The SCSA also places constraints on how the Minister exercises their power. When issuing an order, the Minister must have regard for the following considerations:
- The adverse security assessment;
- Any representations given by the critical infrastructure operator or a consulted minister;
- The cost that would be likely incurred by the critical infrastructure operator in complying with the order;
- The potential consequences that the order may have on competition in the relevant critical infrastructure sector; and
- The potential consequences that the order may have on customers of, or services provided, by the critical infrastructure operator.
In the absence of similar statutory safeguards, the CCSPA would allow the government to issue any direction regardless of whether such measure would be effective in eliminating or reducing a risk to a critical cyber system or society. Directions could also be issued without the government first consulting with impacted provinces and territories; negotiating in good faith with a designated operator; or considering relevant factors, such as the potential cost of the direction, whether reasonable alternatives exist to issuing the direction, or the potential consequences of the direction on competition, services or customers. In short, the CCSPA could lead to the imposition of unknown, unlimited, and very likely burdensome requirements on industry and society at large.
The CCSPA should be amended to incorporate statutory safeguards, like those included within the SCSA.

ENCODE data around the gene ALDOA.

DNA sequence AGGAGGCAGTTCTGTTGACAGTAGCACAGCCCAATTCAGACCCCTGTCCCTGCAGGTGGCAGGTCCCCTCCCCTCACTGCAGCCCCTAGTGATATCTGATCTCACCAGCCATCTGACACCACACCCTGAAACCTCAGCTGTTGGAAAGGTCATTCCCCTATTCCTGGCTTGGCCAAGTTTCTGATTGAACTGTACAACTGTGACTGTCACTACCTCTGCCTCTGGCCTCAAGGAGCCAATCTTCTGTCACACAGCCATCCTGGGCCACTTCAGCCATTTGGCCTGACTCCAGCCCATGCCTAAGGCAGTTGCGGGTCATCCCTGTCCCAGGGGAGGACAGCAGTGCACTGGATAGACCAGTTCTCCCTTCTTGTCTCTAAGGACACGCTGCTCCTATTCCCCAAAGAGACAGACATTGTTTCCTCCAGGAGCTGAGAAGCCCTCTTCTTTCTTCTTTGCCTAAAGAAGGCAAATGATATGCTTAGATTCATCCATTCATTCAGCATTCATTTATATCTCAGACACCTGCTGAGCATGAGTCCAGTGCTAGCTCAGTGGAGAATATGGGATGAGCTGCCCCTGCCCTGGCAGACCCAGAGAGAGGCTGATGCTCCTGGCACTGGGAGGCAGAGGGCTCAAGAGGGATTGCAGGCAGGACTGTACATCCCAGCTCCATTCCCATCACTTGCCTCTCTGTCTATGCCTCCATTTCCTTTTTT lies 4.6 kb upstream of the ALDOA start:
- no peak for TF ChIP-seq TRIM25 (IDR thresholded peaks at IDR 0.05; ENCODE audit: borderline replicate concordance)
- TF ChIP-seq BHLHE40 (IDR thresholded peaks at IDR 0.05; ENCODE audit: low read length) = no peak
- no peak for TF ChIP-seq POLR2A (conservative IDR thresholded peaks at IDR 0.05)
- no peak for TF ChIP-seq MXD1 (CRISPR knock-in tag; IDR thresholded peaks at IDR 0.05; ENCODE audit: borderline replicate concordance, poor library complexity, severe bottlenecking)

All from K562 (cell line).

4. The CCSPA should be harmonized with pre-existing obligations
The CCSPA adds another layer of regulatory obligations on top of many existing cyber security requirements that apply to critical infrastructure providers – particularly those with operations in other legal jurisdictions. To avoid overlap and conflict, the government should harmonize the CCSPA’s requirements with existing obligations, including cyber security requirements in the United States. Harmonizing the Act would significantly reduce compliance costs and enable designated operators to dedicate greater resources to incident prevention activities.
5. Proposed penalties are unduly high and unnecessary to encourage the adoption and implementation of effective cyber security programs
The significant business impacts of a cyber security incident – including damage to critical systems, legal liability and litigation risk, loss of revenue, insurance costs, and reputational harm – already create powerful financial incentives for designated operators to establish and implement effective cyber security programs. The severe penalties set out under the CCSPA – including fines of up to $15,000,000 and/or prison terms of five years – are therefore unduly high and unnecessary to ensure compliance.
6. Personal liability could exacerbate Canada’s cyber security talent shortage
The CCSPA would impose significant fines and/or prison terms on individuals in their personal capacity for certain breaches of the Act. Holding individuals personally liable for activities that occur in the course of their employment will make it more difficult for designated operators to attract and retain the cyber security personnel needed to protect their critical cyber systems. As it stands, more than 25,000 job openings in the field remain unfilled. The Act should be amended to eliminate personal liability.
7. The CCSPA’s continuing offenses discourage carefully considered remediations
The CCSPA treats certain offenses that continue for more than one day as separate offenses for each day the offenses continue. This may create significant unintended consequences. For instance, instead of encouraging carefully considered remediations to supply-chain or third-party risks, continuing offenses could encourage quick fixes that may inadequately eliminate or mitigate a risk. The Act should be amended to eliminate this issue.